How COVID-19 Spread Fast? What Research Has To Say?

At the end of the year 2019, the novel Coronavirus also called SARS-CoV-2 arose in Wuhan, China. It spread rapidly across China and even in foreign countries. World Health Organization declared it to be a pandemic condition. As the coronavirus cases approach 1 million globally, researchers are making efforts to get familiar with what makes Coronavirus spread so easily and rapidly.

Actually, in China, the blast of COVID-19 cases was driven largely because the symptoms were limited, mild or no. Undetected infected people were responsible for the stealth transmission. Stealth transmission is a major challenge to researchers even though an increase in awareness increased personal protective practice. Even travel restrictions have helped to dampen the infection force.

Ongoing efforts are made to suppress the potential respiratory virus. People across the globe are given instructions to sanitize their hands after every 20 minutes. Wear a personal respiratory mask before going outside the house, maintain social distancing, and cover your mouth while sneezing & coughing.

Ongoing research on why COVID-19 spreads so fast?

The researchers identified the key features related to virus via its structural and genetic analysis. It has a protein layer on its surface, which is believed to readily infect human cells. How new COVID-19 enter cell membrane receptors or human tissues? The virus protein and cell receptors have the potential to block pathogen. How this is done is still to be uncovered.

New coronavirus spreads so quickly than SARS virus that it triggered severe acute respiratory syndrome. Corona is also a kind of SARS but is 10 times more infectious. It is necessary to understand the transmission of coronavirus for future contamination and prevention.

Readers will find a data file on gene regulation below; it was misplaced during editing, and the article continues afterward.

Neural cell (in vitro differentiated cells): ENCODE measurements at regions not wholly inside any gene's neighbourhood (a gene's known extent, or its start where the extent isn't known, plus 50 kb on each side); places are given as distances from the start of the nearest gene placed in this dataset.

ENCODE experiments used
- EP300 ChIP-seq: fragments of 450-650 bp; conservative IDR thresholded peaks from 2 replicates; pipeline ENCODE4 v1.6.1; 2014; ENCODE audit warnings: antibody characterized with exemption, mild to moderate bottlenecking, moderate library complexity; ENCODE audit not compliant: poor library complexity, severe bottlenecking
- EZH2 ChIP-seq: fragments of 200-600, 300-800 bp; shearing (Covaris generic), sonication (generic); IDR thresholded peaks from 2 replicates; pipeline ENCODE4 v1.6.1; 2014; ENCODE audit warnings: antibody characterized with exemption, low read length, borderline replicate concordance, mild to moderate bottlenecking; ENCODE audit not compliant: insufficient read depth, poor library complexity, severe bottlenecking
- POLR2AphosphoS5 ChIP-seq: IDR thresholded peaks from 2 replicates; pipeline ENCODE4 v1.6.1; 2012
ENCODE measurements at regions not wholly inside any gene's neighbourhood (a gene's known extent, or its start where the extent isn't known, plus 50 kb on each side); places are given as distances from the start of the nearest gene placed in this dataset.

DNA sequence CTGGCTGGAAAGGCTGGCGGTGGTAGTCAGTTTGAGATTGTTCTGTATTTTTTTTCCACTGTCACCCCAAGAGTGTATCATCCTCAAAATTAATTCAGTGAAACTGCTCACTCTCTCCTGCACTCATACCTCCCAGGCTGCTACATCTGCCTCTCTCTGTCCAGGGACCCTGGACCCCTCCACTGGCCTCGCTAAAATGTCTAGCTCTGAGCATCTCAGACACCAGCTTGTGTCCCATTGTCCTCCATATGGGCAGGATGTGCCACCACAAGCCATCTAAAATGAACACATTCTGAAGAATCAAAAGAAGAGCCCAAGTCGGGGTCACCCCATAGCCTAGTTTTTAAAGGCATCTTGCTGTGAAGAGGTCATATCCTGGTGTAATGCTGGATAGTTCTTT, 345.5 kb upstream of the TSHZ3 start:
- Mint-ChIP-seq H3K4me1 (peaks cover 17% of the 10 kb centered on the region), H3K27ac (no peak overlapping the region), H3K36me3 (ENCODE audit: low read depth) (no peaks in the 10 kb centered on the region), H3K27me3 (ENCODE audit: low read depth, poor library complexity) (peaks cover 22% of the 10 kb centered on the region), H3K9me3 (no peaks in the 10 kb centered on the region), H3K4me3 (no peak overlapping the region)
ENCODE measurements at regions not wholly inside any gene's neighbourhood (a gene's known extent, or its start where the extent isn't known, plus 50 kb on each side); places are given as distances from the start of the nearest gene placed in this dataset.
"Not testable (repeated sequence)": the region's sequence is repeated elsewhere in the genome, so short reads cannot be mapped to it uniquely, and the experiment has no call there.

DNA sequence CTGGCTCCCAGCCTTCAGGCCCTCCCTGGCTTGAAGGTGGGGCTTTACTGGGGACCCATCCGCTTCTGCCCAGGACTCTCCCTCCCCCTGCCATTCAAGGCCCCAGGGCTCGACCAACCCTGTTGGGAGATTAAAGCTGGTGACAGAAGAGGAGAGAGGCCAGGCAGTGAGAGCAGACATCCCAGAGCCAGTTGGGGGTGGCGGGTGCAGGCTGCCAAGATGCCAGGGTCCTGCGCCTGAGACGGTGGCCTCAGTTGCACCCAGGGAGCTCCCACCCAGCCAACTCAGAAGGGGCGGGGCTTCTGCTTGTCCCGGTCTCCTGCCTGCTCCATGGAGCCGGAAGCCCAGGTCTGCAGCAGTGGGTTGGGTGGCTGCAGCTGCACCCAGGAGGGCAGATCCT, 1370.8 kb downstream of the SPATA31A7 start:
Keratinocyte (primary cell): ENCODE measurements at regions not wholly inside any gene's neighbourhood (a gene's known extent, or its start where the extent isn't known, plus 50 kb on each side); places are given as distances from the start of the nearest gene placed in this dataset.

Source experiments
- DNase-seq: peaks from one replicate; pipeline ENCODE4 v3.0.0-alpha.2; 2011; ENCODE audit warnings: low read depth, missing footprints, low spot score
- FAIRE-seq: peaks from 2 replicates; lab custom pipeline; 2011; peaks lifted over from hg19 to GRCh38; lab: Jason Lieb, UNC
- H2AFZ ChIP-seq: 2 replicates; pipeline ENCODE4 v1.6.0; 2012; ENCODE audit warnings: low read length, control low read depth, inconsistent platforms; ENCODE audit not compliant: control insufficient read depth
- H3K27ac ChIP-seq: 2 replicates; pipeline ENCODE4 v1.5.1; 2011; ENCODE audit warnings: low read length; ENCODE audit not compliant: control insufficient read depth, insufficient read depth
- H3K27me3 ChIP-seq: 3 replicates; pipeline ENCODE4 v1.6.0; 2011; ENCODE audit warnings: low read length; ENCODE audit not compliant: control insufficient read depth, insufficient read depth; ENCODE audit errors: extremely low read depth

Spiky invader

Coronavirus uses ‘spike’ protein to infect the human cell. The spike binds to the cell membrane, which is a process that gets activated via special cell enzymes. Coronavirus has spike proteins, which differ but gets activated by furin, a host cell enzyme.

Furin is present in multiple human tissues including the liver, the lungs, and the small intestines. It means the virus is capable to attack multiple internal organs. This explains some symptoms observed in infected people including liver failure.

Some researchers are cautious about comparing the furin activation sites associated with new coronavirus and flu viruses. The flu virus has haemagglutinin protein on its surface, whereas coronavirus has spike protein and both work differently. Flu virus responsible for the deadliest pandemic in 1918 does not have a furin activation site.

The current situation is that COVID-19 has an upper hand because there is no vaccine or no new treatment, which can help to reduce the mortality numbers significantly. However, until then it is wise to maintain good hygiene practice, physical and social distancing, and stay updated on COVID-19 developments to follow the guidelines.

Mask usage

Wear a mask, if you sneeze or cough frequently. Healthy people must not leave their homes without wearing masks and hand gloves. Even carry sanitizers. Never touch your mask, when worn. If you touch the mask sanitize your hands. Always discard single-use mask!


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